Wednesday, June 12, 2013

Day 12: So, As I Told the Nice Officer Last Night . . .

Gee, how was your Tuesday?

Want to know how mine was?

C - R - A - Z - Y. With a capital K.

But first: Mimosa's tryout for Madrigals went fine, I believe. Thank you for all your good thoughts. A couple of kids from our church Youth Group tried out too and hung out with her, and they all had a good time, and afterward she got a frozen yogurt and seemed happy. I don't know when we'll know if she made it, and the wait is a tad excruciating.

"Fortunately," we have a distraction.

Yesterday a thick envelope addressed to Mimosa arrived in the mail, sealed with masking tape, sporting a return address label with the name blacked out. Something told me not to let her open it by herself. Well, actually, many things told me; the whole thing had the look of "I could be laced with anthrax. Open me if you dare!"

In any event — the letter is from a girl that Mimosa did karate with five years ago. The girl basically accuses my daughter of stealing her childhood and ruining her life. She says that my daughter hurt her, badly and repeatedly, in the context of karate class, and ignored this girl's pleas for her to stop. (Note: "Pleas" may be misleading; the girl refers to her "taps" being ignored. In karate, tapping is the sign you need to stop. Like a safe word, for kids.) The girl throws around such phrases as "post-traumatic stress syndrome" and "conditioning."

Her accusations actually go farther, but I think I'm going to leave it at that. If you want to know more, write to me privately.

I am not one of those mothers who can't see any faults in their children. But having said that, this letter is crap. The girl claims that she was hurt repeatedly, no one intervened, and there was no one she could tell.

Reality: There are at minimum three adults in the dojo at all times to make sure that the kids aren't being hurt, inadvertently or on purpose. The teacher ended every class by having the kids sit in a circle to talk about feelings, etc. The girl who wrote this letter is home-schooled, i.e., has more access to her mother than most kids. And I know this girl; she is no shrinking violet. The idea that she had "no one" to tell is ludicrous.

And my daughter, the all-powerful monster she is accusing, was a 10-year-old fourth-grader at the time.

Not that 10 year olds can't be monsters. But still. Mine was pretty much a marshmallow in fourth grade.

The saddest thing is that she considered this girl a friend — her best friend at karate, in fact. As you can imagine, this letter completely devastated her, she is questioning every memory she has of those years, and she feels vulnerable and frightened to be the target of an angry crazy person. I am doing everything I can to make her feel safe and strong and protected and able to protect herself.

But if I see this girl on the street . . . heaven help us all.

And we did call the police. Nothing in this six-page letter could be called an actual threat, but nonetheless it is deeply unsettling, and I wanted to lay the groundwork in case we need to file a harassment complaint. But I'm hoping it doesn't come to that.

The officer was very nice and gave us some very good suggestions, which we are following.

All sorts of other "fun" stuff also happened yesterday, but nothing really holds a candle to one of Arlington's finest standing in your living room.

Zumba was very therapeutic. And I just took a long walk and lifted weights and worked my core and sublimated all sorts of rage through sweat. And as I walked the last few blocks toward home, I took the longest stride I could and felt the muscles rippling down the backs of my thighs. I felt like a gazelle! And the song on my iPod was the deeply awesome "Point Me in the Direction of Albuquerque,"* which felt very celebrate-y.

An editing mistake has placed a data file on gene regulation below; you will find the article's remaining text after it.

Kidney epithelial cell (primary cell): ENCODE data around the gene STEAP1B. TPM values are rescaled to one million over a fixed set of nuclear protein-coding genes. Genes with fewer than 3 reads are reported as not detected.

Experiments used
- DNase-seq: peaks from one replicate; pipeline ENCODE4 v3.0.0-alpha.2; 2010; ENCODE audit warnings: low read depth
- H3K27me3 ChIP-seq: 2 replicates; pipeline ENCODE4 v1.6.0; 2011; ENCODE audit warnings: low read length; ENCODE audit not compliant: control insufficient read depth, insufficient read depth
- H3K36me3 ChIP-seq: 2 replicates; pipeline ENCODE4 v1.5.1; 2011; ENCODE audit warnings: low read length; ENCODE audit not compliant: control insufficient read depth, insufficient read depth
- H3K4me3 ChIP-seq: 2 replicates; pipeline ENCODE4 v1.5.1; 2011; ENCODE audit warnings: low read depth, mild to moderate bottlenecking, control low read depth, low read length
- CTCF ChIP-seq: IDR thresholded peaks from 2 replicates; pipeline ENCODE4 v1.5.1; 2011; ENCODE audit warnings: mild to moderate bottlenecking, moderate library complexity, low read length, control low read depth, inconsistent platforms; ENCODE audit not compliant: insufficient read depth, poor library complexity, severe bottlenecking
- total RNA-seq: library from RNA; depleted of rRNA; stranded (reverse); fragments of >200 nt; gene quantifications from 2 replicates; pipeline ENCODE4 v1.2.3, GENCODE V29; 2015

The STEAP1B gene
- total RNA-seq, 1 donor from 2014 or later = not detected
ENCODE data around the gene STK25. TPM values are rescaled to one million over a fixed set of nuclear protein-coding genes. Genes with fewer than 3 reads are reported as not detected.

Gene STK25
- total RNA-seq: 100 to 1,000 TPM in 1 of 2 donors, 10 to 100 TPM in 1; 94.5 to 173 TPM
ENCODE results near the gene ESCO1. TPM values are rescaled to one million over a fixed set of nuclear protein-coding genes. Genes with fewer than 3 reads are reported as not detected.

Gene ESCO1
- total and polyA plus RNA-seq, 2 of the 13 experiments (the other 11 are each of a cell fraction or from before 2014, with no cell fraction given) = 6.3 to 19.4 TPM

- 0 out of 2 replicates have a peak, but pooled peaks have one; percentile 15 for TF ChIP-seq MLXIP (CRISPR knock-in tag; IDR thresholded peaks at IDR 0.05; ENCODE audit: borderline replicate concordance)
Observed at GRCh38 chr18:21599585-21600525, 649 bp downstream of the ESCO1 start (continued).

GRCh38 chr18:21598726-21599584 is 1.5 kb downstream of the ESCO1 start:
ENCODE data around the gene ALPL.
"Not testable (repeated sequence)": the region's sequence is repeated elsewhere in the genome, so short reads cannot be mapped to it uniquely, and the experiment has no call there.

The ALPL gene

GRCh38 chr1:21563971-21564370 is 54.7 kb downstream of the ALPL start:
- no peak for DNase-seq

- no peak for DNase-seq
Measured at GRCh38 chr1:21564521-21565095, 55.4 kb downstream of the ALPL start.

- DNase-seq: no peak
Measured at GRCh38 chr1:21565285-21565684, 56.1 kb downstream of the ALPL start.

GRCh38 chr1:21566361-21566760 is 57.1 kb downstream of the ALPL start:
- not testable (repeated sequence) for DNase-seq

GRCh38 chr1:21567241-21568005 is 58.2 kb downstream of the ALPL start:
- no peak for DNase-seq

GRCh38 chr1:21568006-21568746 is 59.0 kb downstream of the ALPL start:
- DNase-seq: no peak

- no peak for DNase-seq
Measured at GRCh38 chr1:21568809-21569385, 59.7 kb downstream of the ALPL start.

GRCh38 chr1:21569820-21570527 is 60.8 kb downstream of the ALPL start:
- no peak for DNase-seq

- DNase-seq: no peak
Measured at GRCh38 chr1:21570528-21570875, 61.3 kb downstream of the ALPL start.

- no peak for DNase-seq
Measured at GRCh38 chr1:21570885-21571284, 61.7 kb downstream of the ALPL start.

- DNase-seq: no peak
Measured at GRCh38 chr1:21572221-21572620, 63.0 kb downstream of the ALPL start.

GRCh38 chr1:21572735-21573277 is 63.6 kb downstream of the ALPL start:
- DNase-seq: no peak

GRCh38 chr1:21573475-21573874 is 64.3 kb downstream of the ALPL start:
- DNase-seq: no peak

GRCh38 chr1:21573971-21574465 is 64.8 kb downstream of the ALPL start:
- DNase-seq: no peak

All will be well. I've alerted the key players in Team Mimosa, we are closing in in a protective circle around her. Everyone is on her side. All will be well.

But if she doesn't make Madrigals in the midst of this horror show . . . Katy, bar the door.

I'll keep you posted!

Off to shower, I am disgusting.

—Lady Mama Bear C

* Youngsters, this was a hit song by The Partridge Family** in 1970, from the episode where Keith falls for a skinny-dipping hitch-hiker played by Laurie Prange, wispy constant of 1970s' TV.

** Oh, OK, The Partridge Family was a TV show in the early 1970s. The Partridges were based on The Cowsills,*** a family pop music group from the '60s.

*** No! No more footnotes. Go to Wikipedia.

2 comments:

  1. Horror is right. Poor Miss M!

    It's a terrible thing to be accused of something that you didn't do, even in the context of someone who clearly needs attention from someone. Even if M knows this says loads about this sad girl and nothing about her, it probably doesn't help much. But you and yours are strong and blessed in your family and personal strength. I have no doubt you'll all handle it well; you just do that. But I'm sorry it's happening at all.

    ("Albuquerque" means nothing to me -- never know the names of songs -- but Laurie Prang! She I remember -- couldn't look someone in the eye to save her life. Maybe if I could sing like M, I'd remember actual songs.) J.

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    1. Thank you so much for your kind words, sweetie. Wish you were here!!

      Do you remember Laurie Prange from The Waltons? That, and Testimony of Two Men, a miniseries I was obsessed with (David Birney! Linda Purl! [I think] I LOVED it), are my two big Laurie Prange memories, though I can barely picture her either; I keep seeing the chicky from Ode to Billie Joe, whose name I'm blanking on. Glynnis something? Another '70s TV princess. Whatta golden age it was!

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